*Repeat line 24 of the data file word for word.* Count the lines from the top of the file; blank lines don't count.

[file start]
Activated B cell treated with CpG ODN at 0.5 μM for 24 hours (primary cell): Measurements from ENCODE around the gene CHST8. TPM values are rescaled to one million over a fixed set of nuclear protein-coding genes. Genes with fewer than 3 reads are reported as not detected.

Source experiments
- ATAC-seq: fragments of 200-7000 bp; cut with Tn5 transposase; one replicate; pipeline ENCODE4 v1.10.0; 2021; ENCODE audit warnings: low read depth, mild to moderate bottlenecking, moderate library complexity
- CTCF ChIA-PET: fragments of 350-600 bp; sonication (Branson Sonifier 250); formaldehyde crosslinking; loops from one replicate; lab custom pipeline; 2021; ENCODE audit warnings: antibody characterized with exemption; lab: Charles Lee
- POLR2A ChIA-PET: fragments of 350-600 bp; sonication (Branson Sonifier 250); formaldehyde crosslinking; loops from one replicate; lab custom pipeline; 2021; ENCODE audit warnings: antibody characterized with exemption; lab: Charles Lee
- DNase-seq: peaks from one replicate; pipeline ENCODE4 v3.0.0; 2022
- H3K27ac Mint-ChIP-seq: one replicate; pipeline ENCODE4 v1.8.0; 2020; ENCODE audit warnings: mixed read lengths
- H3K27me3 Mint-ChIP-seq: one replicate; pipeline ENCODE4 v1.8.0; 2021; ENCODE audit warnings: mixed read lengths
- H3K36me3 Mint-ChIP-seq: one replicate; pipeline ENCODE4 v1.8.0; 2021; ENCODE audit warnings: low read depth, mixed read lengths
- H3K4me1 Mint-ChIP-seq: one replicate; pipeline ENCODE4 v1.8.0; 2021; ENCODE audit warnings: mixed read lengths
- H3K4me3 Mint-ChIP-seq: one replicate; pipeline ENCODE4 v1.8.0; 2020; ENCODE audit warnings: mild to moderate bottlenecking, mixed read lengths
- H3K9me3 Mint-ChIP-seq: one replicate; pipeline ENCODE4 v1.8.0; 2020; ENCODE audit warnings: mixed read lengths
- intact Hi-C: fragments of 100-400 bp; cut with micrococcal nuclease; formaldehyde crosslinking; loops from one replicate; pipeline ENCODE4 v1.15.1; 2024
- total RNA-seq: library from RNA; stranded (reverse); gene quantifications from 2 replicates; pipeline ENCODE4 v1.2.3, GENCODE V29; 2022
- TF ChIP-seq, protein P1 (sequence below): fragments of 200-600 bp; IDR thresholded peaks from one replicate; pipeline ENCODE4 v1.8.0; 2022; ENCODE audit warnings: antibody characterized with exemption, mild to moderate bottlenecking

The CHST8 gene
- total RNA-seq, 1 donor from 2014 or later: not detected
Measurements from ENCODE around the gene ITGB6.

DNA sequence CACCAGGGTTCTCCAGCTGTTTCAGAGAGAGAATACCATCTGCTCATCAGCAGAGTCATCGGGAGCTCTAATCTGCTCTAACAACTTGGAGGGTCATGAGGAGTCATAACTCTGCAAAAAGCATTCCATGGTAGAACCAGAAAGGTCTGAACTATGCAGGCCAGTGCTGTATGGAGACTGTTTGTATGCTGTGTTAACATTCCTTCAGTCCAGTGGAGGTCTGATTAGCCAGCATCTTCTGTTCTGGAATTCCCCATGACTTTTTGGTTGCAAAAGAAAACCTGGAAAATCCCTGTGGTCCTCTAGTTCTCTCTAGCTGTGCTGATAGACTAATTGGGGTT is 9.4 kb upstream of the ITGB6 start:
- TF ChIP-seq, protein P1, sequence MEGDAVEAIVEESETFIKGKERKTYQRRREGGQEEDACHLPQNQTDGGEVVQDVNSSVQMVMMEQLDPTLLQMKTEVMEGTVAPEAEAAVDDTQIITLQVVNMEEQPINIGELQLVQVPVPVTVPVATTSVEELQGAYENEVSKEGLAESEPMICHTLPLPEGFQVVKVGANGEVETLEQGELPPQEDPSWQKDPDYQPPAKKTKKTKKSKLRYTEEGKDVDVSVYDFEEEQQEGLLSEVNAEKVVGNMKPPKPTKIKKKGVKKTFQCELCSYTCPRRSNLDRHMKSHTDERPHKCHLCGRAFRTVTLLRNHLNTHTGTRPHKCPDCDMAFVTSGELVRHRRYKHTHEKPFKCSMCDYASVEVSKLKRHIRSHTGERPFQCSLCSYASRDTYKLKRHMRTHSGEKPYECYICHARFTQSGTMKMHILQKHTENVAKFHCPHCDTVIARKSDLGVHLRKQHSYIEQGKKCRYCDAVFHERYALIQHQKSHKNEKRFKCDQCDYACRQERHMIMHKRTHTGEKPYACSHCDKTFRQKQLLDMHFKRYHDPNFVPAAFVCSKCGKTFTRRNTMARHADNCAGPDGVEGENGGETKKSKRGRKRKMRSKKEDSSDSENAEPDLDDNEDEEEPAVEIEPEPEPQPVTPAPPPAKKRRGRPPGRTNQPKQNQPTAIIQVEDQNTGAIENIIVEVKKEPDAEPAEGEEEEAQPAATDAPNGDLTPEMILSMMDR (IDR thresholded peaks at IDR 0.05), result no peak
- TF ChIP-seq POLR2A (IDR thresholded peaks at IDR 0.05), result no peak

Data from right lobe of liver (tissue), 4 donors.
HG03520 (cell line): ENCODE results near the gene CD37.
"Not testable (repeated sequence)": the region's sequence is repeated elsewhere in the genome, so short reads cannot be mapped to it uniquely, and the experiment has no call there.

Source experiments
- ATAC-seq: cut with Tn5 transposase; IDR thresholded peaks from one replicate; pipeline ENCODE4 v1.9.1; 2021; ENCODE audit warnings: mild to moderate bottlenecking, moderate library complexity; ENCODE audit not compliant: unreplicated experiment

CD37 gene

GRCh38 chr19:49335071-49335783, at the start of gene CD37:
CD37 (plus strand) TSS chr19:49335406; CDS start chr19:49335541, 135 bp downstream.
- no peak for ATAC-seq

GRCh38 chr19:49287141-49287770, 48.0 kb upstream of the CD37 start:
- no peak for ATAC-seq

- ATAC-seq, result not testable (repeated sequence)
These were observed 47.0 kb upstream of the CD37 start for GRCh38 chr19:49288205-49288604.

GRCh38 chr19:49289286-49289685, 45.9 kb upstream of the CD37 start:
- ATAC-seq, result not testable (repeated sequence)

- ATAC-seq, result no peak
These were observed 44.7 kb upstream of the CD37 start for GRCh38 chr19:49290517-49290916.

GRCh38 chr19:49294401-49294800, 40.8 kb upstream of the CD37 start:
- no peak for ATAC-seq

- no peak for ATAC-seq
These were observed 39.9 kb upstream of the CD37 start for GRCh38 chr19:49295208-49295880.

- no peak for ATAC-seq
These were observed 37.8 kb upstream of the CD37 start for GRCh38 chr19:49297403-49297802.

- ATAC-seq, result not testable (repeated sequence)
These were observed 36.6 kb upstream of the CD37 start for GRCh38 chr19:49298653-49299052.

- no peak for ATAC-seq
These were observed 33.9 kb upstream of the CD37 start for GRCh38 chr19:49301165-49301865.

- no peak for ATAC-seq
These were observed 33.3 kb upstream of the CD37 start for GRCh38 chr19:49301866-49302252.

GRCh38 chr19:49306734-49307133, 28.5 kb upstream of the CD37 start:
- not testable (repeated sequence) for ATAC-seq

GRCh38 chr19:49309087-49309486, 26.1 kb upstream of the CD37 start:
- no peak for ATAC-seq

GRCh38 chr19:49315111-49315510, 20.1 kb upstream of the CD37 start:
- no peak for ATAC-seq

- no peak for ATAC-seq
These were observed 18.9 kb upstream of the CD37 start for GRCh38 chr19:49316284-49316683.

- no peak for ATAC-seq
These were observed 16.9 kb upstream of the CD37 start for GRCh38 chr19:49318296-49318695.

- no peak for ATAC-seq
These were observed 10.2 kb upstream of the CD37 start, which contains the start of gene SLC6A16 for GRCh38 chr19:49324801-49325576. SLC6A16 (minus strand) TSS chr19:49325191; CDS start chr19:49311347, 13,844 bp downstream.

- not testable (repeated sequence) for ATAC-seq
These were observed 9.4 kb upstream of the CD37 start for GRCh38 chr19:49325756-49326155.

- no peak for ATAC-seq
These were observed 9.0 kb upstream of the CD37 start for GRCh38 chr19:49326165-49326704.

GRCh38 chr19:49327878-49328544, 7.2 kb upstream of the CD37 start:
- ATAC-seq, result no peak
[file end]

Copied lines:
"Not testable (repeated sequence)": the region's sequence is repeated elsewhere in the genome, so short reads cannot be mapped to it uniquely, and the experiment has no call there.